Health care professionals who serve as consultants for insurance companies provide an essential service in reducing health care costs and ensuring access to care for increased numbers of people. The role and function of these consultants is not always appreciated or welcomed by providers, who may view them as intruders to the doctor-patient relationship and feel that treatment plans are being second-guessed. Consultants, on the other hand, may be placed in uncomfortable positions when radiographically visible pathological conditions are not addressed on a treatment plan. Overlooking such conditions in hopes of not embarrassing the treating dentist is not an ethical option. When an isolated omission or error is encountered, it is best for consultants to contact the treating dentist and advise him or her of the disparity between planned treatment and observed pathology. Patients, providers, and the profession will benefit through this collegial exchange of information. When consultants observe continual omissions or errors, the stakes are much greater and the public's health must be protected through implementation of the peer-review system.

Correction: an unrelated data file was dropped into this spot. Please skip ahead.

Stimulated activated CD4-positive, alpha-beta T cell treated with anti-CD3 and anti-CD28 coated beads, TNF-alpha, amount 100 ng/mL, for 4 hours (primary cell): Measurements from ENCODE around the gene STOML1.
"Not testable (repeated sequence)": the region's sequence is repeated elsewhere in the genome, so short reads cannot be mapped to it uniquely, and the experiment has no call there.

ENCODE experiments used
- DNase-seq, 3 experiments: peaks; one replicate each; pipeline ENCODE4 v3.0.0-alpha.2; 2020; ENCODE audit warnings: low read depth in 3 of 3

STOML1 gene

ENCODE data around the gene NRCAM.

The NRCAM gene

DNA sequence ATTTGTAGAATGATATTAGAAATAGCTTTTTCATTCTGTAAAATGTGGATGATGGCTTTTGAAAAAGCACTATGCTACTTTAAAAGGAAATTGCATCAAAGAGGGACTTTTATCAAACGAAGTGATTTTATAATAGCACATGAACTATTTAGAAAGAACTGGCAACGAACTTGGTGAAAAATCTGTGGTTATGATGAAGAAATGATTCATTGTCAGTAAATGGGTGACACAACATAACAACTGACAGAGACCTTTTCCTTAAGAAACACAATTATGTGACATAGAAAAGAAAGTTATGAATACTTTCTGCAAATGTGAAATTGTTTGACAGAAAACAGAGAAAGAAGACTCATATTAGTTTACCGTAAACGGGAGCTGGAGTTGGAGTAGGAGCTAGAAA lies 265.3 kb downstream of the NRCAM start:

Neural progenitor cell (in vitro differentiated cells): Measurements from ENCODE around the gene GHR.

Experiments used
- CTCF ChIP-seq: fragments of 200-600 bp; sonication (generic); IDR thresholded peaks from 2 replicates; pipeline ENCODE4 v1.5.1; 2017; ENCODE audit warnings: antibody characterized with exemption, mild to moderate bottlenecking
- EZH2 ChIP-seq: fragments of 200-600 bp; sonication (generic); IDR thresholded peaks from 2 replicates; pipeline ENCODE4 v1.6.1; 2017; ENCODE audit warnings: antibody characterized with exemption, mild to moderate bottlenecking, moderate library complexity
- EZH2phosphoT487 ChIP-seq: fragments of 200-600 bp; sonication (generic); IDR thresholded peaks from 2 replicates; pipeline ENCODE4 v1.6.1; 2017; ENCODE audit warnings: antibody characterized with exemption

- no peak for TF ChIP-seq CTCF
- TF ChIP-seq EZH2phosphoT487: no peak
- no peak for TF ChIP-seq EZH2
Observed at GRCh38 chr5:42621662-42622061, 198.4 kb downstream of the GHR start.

|Original language||English (US)|
|Number of pages||6|
|State||Published - Jan 1 1998|
ASJC Scopus subject areas